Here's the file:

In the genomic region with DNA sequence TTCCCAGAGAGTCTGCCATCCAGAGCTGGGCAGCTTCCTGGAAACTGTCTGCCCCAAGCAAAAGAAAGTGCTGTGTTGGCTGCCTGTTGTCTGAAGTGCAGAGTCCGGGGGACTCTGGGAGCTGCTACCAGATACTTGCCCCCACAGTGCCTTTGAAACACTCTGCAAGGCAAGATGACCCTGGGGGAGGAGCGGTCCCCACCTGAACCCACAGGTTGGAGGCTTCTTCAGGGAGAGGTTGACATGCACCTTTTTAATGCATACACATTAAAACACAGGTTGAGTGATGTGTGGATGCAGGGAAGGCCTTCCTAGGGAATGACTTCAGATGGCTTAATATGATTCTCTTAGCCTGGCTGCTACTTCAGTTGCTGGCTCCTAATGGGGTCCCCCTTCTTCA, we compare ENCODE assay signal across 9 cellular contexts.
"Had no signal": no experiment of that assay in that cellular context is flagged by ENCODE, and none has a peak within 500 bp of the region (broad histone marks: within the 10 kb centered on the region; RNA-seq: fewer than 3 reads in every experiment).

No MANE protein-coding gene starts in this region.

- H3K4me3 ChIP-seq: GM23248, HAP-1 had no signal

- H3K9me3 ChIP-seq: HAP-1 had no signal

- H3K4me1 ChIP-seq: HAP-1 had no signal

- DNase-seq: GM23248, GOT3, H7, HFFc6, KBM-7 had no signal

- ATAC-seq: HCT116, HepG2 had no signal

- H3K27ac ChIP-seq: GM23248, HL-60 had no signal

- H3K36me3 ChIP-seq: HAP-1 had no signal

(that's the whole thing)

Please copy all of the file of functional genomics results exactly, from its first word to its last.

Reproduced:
In the genomic region with DNA sequence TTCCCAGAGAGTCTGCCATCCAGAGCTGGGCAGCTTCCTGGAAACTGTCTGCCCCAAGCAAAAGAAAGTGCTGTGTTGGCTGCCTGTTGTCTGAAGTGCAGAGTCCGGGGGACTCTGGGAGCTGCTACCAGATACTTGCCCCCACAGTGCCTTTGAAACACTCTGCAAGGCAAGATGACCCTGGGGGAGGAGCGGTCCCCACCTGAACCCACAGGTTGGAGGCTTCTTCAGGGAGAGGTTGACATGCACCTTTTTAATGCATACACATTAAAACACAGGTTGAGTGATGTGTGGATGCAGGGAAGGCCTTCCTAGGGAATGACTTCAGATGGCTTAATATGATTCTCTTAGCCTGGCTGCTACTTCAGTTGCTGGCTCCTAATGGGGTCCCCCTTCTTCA, we compare ENCODE assay signal across 9 cellular contexts.
"Had no signal": no experiment of that assay in that cellular context is flagged by ENCODE, and none has a peak within 500 bp of the region (broad histone marks: within the 10 kb centered on the region; RNA-seq: fewer than 3 reads in every experiment).

No MANE protein-coding gene starts in this region.

- H3K4me3 ChIP-seq: GM23248, HAP-1 had no signal

- H3K9me3 ChIP-seq: HAP-1 had no signal

- H3K4me1 ChIP-seq: HAP-1 had no signal

- DNase-seq: GM23248, GOT3, H7, HFFc6, KBM-7 had no signal

- ATAC-seq: HCT116, HepG2 had no signal

- H3K27ac ChIP-seq: GM23248, HL-60 had no signal

- H3K36me3 ChIP-seq: HAP-1 had no signal